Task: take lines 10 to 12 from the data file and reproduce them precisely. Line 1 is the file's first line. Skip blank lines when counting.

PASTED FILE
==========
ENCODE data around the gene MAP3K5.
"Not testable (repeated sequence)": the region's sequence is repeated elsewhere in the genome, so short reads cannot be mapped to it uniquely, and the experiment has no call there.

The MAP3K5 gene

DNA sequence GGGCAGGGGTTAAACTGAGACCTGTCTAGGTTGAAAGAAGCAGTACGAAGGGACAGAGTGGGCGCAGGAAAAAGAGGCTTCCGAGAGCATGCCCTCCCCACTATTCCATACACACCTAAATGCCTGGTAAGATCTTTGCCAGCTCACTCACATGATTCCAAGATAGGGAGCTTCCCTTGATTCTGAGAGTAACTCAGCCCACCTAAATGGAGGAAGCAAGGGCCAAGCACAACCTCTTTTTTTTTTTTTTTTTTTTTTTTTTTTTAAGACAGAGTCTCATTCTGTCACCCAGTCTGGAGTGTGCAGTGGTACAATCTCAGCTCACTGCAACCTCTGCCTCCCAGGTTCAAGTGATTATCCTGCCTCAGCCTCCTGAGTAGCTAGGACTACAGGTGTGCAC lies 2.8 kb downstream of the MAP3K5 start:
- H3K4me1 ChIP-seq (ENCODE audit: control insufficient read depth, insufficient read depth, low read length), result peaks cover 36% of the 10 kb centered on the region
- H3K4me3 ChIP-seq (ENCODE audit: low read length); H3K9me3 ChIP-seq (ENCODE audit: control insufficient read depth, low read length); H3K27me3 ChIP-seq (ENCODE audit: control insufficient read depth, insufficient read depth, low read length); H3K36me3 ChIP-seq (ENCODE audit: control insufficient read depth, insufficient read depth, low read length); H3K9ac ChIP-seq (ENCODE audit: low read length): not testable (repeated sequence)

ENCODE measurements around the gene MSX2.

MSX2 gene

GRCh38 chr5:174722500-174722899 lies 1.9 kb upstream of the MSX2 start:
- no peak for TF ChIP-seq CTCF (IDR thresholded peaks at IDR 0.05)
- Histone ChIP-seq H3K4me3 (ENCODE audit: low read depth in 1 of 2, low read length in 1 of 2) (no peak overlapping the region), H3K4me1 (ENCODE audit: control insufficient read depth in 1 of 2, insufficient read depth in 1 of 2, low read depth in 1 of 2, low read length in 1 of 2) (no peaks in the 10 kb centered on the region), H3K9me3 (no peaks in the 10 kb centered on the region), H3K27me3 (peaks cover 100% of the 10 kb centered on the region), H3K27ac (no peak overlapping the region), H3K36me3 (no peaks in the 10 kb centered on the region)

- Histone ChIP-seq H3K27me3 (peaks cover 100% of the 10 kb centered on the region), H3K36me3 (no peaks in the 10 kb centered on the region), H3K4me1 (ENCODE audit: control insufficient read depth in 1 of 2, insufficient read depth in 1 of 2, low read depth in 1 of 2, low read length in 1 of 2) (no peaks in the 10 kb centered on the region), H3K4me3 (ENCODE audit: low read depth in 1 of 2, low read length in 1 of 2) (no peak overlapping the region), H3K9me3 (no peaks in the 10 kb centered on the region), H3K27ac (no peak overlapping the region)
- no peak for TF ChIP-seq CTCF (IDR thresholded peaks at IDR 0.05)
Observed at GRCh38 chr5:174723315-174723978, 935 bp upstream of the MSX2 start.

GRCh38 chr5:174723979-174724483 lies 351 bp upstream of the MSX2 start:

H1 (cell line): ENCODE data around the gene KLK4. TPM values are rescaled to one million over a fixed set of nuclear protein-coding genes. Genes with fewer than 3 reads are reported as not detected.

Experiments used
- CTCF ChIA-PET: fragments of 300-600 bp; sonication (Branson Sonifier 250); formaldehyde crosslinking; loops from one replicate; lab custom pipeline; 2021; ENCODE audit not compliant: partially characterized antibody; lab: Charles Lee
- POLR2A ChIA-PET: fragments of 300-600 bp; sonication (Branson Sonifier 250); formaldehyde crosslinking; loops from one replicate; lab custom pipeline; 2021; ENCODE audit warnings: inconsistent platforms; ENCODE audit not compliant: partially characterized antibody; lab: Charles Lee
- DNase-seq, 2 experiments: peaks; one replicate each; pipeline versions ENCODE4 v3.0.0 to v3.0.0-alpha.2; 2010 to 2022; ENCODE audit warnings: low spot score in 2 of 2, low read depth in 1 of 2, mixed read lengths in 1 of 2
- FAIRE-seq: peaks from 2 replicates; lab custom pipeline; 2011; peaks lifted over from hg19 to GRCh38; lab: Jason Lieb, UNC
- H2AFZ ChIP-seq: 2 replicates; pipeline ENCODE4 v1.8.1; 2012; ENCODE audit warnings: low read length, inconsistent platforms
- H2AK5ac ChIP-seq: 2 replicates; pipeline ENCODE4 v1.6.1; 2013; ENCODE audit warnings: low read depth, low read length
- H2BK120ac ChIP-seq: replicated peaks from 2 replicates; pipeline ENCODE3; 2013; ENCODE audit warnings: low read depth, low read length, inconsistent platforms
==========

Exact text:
- no peak for TF ChIP-seq CTCF (IDR thresholded peaks at IDR 0.05)
- Histone ChIP-seq H3K4me3 (ENCODE audit: low read depth in 1 of 2, low read length in 1 of 2) (no peak overlapping the region), H3K4me1 (ENCODE audit: control insufficient read depth in 1 of 2, insufficient read depth in 1 of 2, low read depth in 1 of 2, low read length in 1 of 2) (no peaks in the 10 kb centered on the region), H3K9me3 (no peaks in the 10 kb centered on the region), H3K27me3 (peaks cover 100% of the 10 kb centered on the region), H3K27ac (no peak overlapping the region), H3K36me3 (no peaks in the 10 kb centered on the region)

- Histone ChIP-seq H3K27me3 (peaks cover 100% of the 10 kb centered on the region), H3K36me3 (no peaks in the 10 kb centered on the region), H3K4me1 (ENCODE audit: control insufficient read depth in 1 of 2, insufficient read depth in 1 of 2, low read depth in 1 of 2, low read length in 1 of 2) (no peaks in the 10 kb centered on the region), H3K4me3 (ENCODE audit: low read depth in 1 of 2, low read length in 1 of 2) (no peak overlapping the region), H3K9me3 (no peaks in the 10 kb centered on the region), H3K27ac (no peak overlapping the region)